If you already have kids, how would you facilitate their education whilst you're away? This is one of the major points of disagreement for families considering a move, and here the internet is your friend. Long before any move becomes realistic you could have a feel for your options. Would you consider a boarding school in your home country to keep stability in your children's education? If so, what are the fees and what scholarships might you be able to consider? Would you consider home schooling, and if so, how can you ensure you have the skills and confidence to support this? Local schools can be a great option, allowing the children to integrate with new friends from your host country. This may be a decision that can only be made once you know where you are going and the quality and accessibility of the local school system, but one to consider nonetheless.
Alternatively would you consider an international school? The ethos of international schools, especially those teaching the International Baccalaureate curriculum, can be somewhat different to state schooling, so time getting a feel for the programmes available would be time well spent.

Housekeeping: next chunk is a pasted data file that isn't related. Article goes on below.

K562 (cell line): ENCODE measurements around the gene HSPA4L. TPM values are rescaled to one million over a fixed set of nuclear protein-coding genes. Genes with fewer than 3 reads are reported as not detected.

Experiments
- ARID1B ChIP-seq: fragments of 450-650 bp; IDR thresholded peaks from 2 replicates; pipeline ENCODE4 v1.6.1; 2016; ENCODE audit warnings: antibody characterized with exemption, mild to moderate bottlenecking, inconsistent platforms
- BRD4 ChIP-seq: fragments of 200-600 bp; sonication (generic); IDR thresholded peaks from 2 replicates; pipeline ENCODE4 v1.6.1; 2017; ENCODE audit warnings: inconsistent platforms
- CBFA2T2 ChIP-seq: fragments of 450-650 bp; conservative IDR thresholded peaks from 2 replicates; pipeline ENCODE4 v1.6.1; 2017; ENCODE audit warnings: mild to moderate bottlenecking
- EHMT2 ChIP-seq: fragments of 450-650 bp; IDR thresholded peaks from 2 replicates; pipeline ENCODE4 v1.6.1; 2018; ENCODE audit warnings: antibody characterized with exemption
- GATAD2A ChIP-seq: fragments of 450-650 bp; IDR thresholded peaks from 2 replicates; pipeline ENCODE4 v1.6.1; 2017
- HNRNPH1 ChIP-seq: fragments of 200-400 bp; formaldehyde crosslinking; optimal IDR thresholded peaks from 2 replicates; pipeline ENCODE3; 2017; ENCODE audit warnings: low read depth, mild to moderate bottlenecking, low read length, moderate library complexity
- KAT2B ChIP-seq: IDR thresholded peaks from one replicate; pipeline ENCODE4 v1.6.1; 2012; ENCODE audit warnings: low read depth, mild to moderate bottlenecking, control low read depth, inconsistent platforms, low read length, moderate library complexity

What is the purpose, for you both, of your time abroad?
This may seem like an odd question, but your root reason for choosing to move abroad will fundamentally influence what you do whilst you are away. Are you really looking to explore and discover a new part of the world? If so, you might want to spend holidays from work in your host country, or near by, rather than returning home. Are you looking to get, and give your children, a truly international experience? In which case you are likely to choose to spend more time seeking out local friends than expats. How open minded can you be about new experiences, foods, and ideas? Honest answers to a few such simple questions can help make sure you and your partner are not looking for fundamentally different experiences during your time abroad.
Having invested the time in considering these few simple points, you and your partner or family can continue to dream and plan for your time abroad, safe in the knowledge that you're working towards the same happy ending.